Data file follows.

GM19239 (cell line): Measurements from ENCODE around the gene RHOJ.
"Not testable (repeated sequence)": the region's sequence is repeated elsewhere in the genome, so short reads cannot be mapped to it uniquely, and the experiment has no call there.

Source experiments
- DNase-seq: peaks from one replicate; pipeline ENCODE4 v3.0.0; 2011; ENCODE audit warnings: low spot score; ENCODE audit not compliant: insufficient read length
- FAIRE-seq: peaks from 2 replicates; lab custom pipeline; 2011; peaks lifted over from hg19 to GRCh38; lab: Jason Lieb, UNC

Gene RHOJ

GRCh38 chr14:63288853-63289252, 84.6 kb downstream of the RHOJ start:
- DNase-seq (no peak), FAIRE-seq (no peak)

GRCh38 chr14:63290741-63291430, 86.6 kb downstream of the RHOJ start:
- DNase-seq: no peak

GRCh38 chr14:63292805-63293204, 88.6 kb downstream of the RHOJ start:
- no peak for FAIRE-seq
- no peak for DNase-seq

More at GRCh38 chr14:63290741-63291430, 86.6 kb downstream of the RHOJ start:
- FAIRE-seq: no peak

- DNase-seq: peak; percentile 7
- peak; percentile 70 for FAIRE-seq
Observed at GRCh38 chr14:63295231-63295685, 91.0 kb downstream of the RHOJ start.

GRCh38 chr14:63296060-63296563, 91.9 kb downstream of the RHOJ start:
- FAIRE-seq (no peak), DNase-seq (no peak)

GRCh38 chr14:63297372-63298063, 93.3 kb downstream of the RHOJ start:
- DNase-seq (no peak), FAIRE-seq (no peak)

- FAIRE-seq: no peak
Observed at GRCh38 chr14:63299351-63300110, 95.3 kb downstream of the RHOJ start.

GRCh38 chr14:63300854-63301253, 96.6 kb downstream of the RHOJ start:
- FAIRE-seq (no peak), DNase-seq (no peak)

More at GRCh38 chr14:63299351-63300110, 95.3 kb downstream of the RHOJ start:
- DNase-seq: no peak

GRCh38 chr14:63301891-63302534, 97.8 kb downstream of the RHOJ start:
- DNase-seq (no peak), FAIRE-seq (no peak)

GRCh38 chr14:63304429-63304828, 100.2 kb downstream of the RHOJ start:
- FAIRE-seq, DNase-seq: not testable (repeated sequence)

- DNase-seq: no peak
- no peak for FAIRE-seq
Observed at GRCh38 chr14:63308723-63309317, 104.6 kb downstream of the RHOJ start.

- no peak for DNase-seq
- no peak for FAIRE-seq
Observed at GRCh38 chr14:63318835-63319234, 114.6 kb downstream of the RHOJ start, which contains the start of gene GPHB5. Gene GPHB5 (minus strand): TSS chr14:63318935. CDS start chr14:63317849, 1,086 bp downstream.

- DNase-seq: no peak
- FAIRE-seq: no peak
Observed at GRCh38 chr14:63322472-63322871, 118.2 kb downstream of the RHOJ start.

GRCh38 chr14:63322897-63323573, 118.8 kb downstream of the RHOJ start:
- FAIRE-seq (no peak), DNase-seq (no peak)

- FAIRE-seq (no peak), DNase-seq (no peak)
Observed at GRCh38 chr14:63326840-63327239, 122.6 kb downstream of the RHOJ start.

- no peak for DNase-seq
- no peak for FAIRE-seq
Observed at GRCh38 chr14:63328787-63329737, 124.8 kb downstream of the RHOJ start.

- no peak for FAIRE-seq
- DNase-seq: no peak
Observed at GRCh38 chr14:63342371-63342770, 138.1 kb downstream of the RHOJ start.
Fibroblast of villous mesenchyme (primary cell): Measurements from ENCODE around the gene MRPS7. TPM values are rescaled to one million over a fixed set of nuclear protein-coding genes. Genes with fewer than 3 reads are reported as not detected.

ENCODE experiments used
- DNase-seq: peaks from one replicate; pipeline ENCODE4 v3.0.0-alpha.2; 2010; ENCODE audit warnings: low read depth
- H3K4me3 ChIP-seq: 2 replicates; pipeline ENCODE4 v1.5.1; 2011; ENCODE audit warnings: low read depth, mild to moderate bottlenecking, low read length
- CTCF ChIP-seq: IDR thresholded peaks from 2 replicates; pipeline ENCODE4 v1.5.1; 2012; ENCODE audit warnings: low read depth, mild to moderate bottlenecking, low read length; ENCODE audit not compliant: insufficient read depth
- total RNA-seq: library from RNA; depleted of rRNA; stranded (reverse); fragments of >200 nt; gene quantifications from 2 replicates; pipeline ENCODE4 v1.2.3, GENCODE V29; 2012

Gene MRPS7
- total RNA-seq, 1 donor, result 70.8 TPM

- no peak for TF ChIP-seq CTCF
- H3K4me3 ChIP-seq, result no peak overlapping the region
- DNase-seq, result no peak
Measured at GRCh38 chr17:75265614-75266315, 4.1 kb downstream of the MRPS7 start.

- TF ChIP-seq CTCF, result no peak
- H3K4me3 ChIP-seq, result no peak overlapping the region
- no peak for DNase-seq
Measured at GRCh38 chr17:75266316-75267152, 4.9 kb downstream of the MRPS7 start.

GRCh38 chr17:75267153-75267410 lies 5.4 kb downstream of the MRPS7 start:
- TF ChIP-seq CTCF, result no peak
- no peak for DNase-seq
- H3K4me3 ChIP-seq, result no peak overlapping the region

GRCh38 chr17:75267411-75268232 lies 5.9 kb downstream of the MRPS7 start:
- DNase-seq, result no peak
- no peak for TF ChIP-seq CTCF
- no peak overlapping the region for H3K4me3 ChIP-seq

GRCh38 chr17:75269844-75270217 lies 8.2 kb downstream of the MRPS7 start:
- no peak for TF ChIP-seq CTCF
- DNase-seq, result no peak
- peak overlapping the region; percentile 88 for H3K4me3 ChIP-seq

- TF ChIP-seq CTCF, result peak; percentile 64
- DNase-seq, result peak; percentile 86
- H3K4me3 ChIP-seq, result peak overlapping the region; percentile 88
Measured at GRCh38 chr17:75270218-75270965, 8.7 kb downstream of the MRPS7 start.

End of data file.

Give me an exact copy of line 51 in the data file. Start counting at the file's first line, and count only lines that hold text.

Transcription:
Observed at GRCh38 chr14:63342371-63342770, 138.1 kb downstream of the RHOJ start.